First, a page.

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Giancarlo Stanton may receive no-trade clause

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The Marlins are not known to give no-trade clauses to potential free agents or players they are looking to extend. But they may make an exception for Giancarlo Stanton.

Mike McGinnis

ESPN's Jim Bowden first suggested it. And it can still become a reality this offseason.

The Miami Marlins are not known to hand out no-trade clauses to potential free agents or players who they want to extend, but the organization may have to make an exception for Giancarlo Stanton. Miami will begin extension talks with its start right fielder this November, and MLB.com's Joe Frisaro reiterated what Bowden said in September.

The front office has made it clear they want to build around Stanton. Now, they have to sell the two-time All-Star that Miami is a place to commit to for the next five or six years.

For a deal to get done, I think the Marlins will have to make a creative offer. The team already appears willing to bend its no-trade clause policy.

Stanton is coming off of a season during which he posted a .288/.395/.555 line to complement 37 home runs and 105 RBIs. He is likely going to request a six or seven year deal where he is earning between $20 and $25 million a season. Although he first wanted to see if Miami can win consistently before he signs a long term deal, Stanton can still pursue other options moving forward. The Red Sox and Dodgers are among the squads interested in him.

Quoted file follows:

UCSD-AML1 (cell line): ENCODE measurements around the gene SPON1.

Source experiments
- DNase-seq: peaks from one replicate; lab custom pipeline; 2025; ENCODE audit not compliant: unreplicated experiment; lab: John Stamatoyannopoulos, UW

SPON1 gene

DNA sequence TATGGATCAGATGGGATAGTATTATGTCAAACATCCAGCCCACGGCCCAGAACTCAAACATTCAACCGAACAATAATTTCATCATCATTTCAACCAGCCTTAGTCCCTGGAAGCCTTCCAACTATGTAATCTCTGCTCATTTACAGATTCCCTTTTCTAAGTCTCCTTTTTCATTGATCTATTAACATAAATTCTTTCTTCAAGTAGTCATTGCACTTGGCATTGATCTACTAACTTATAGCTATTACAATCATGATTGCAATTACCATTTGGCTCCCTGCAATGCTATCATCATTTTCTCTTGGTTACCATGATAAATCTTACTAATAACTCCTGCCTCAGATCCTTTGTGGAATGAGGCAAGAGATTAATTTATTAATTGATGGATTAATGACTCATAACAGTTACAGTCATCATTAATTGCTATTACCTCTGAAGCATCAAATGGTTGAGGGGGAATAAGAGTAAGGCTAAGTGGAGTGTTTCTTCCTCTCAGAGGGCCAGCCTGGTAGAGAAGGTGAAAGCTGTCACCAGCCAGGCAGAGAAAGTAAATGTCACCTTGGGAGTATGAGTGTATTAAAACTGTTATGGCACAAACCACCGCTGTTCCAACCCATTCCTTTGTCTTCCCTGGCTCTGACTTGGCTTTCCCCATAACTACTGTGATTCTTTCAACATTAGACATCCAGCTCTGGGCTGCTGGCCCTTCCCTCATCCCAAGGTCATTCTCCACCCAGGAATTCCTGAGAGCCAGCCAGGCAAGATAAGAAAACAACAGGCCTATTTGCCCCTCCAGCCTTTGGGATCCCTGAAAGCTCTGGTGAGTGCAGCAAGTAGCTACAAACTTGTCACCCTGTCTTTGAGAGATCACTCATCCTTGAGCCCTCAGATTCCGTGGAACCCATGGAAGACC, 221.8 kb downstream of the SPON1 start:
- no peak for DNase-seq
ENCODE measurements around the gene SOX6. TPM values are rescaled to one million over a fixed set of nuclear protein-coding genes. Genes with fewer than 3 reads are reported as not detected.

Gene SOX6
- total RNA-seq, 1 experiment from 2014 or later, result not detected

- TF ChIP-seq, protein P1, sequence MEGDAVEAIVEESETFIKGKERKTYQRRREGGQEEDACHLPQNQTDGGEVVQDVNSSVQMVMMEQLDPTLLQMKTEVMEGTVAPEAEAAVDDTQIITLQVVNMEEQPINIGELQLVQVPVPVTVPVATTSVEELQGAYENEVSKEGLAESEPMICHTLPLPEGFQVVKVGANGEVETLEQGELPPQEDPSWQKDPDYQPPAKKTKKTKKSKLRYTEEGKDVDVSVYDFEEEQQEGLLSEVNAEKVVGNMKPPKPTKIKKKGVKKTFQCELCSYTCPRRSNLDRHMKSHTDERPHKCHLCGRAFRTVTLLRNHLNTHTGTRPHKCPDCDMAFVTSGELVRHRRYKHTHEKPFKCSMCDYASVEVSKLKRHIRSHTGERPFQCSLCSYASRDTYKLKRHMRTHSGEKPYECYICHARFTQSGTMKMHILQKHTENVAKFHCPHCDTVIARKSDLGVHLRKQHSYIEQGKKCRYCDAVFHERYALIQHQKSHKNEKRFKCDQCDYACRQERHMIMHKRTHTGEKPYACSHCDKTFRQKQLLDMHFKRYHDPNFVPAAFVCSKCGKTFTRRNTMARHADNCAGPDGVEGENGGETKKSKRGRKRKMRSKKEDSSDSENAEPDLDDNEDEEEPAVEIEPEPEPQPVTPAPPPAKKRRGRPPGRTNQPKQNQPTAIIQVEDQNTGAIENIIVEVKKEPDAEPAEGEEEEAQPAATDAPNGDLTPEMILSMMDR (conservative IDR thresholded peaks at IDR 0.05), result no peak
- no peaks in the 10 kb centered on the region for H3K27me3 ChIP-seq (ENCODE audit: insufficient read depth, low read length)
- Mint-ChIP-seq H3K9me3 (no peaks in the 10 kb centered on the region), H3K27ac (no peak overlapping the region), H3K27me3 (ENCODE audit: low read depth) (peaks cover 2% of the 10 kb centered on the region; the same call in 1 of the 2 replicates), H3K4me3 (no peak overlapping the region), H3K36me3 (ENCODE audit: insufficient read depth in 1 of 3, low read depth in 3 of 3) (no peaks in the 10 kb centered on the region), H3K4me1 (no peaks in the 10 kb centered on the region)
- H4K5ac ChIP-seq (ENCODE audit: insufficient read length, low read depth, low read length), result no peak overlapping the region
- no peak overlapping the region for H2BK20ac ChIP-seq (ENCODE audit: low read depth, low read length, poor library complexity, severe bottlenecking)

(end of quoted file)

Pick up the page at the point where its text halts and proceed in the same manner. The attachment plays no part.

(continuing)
The organization has been criticized for not giving no-trade clauses in the past, and much of the criticism came after the fire sale trade with Toronto just a season after Jose Reyes and Mark Buehrle were among those signed to long term deals. Financially, the Marlins may not be too far off. They are willing to increase the payroll, and if Stanton wants to stay in South Florida, the contract will likely be there. It is the instability that may make him reconsider.

Despite their history, the Marlins likely wouldn't trade Stanton, pending significant roster changes, if he was signed to a long term contract. But that lack of security has been enough to keep other free agents away from Miami, and could be enough for him to decline Miami's offer.

Stanton will likely have to be the first player in Marlins history to receive a no-trade clause. And that could make or break any offer the Marlins could make.